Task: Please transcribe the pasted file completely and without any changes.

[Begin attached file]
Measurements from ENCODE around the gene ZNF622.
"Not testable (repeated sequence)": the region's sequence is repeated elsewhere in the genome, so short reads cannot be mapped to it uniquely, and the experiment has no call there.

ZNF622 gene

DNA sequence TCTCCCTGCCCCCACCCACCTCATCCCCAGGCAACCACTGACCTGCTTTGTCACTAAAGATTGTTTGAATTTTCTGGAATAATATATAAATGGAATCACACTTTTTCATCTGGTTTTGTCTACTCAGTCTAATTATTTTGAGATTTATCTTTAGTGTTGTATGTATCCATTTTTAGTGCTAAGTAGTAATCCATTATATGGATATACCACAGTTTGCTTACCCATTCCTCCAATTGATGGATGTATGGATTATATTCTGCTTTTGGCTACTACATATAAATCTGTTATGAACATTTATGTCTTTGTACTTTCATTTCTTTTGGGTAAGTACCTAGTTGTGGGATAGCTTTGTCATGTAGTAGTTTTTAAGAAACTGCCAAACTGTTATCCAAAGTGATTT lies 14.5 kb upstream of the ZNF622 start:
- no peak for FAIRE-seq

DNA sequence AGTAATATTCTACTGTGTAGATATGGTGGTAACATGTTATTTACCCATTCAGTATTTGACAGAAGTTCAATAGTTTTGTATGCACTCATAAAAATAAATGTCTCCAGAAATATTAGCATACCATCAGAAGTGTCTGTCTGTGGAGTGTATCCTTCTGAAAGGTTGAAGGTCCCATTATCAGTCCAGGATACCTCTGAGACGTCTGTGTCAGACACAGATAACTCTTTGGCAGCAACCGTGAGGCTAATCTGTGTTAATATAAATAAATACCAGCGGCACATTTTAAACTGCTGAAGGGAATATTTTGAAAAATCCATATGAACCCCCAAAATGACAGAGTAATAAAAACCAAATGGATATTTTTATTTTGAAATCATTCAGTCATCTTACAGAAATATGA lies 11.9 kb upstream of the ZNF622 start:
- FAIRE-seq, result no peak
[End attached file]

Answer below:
Measurements from ENCODE around the gene ZNF622.
"Not testable (repeated sequence)": the region's sequence is repeated elsewhere in the genome, so short reads cannot be mapped to it uniquely, and the experiment has no call there.

ZNF622 gene

DNA sequence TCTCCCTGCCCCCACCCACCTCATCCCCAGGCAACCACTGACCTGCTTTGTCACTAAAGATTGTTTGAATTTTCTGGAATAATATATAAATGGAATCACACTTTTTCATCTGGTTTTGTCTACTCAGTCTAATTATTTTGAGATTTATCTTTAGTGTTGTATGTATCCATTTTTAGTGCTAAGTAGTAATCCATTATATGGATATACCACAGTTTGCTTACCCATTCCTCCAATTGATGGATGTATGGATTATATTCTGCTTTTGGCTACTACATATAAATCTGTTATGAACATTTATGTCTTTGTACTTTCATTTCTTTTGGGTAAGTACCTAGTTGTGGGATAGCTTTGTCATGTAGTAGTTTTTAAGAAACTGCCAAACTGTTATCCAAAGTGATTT lies 14.5 kb upstream of the ZNF622 start:
- no peak for FAIRE-seq

DNA sequence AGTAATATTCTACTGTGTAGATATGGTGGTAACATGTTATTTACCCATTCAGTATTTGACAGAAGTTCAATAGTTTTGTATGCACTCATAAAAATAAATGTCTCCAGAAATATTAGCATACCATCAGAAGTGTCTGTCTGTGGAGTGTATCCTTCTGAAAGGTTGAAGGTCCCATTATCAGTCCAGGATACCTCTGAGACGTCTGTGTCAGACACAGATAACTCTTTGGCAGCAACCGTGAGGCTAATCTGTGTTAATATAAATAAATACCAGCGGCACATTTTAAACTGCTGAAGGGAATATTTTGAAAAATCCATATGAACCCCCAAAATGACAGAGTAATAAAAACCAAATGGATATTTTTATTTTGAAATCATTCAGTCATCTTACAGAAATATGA lies 11.9 kb upstream of the ZNF622 start:
- FAIRE-seq, result no peak